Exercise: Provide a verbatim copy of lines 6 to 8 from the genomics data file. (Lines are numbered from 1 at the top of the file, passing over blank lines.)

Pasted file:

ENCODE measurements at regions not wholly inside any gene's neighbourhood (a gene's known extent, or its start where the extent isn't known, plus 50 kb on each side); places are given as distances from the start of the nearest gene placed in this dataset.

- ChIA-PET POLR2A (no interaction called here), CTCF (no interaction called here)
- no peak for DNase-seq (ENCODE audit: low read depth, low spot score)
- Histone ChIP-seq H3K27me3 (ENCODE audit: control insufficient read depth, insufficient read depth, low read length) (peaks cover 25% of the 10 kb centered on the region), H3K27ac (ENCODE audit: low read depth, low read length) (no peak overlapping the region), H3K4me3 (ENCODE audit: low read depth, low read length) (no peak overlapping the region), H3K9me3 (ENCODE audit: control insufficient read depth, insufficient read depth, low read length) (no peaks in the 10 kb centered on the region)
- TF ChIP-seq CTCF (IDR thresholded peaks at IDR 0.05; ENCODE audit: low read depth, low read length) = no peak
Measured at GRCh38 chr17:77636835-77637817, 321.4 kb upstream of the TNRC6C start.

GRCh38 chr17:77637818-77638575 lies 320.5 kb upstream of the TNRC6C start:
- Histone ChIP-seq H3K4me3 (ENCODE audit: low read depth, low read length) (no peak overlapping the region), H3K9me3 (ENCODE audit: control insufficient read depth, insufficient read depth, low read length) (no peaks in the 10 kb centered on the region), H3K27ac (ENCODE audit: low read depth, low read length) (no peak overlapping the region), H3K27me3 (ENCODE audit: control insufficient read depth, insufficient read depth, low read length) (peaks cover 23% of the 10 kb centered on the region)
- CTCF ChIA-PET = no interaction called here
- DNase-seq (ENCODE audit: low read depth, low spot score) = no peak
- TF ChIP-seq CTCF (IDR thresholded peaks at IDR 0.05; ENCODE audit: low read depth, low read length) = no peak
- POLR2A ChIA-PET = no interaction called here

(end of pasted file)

Measured at GRCh38 chr17:77636835-77637817, 321.4 kb upstream of the TNRC6C start.

GRCh38 chr17:77637818-77638575 lies 320.5 kb upstream of the TNRC6C start:
- Histone ChIP-seq H3K4me3 (ENCODE audit: low read depth, low read length) (no peak overlapping the region), H3K9me3 (ENCODE audit: control insufficient read depth, insufficient read depth, low read length) (no peaks in the 10 kb centered on the region), H3K27ac (ENCODE audit: low read depth, low read length) (no peak overlapping the region), H3K27me3 (ENCODE audit: control insufficient read depth, insufficient read depth, low read length) (peaks cover 23% of the 10 kb centered on the region)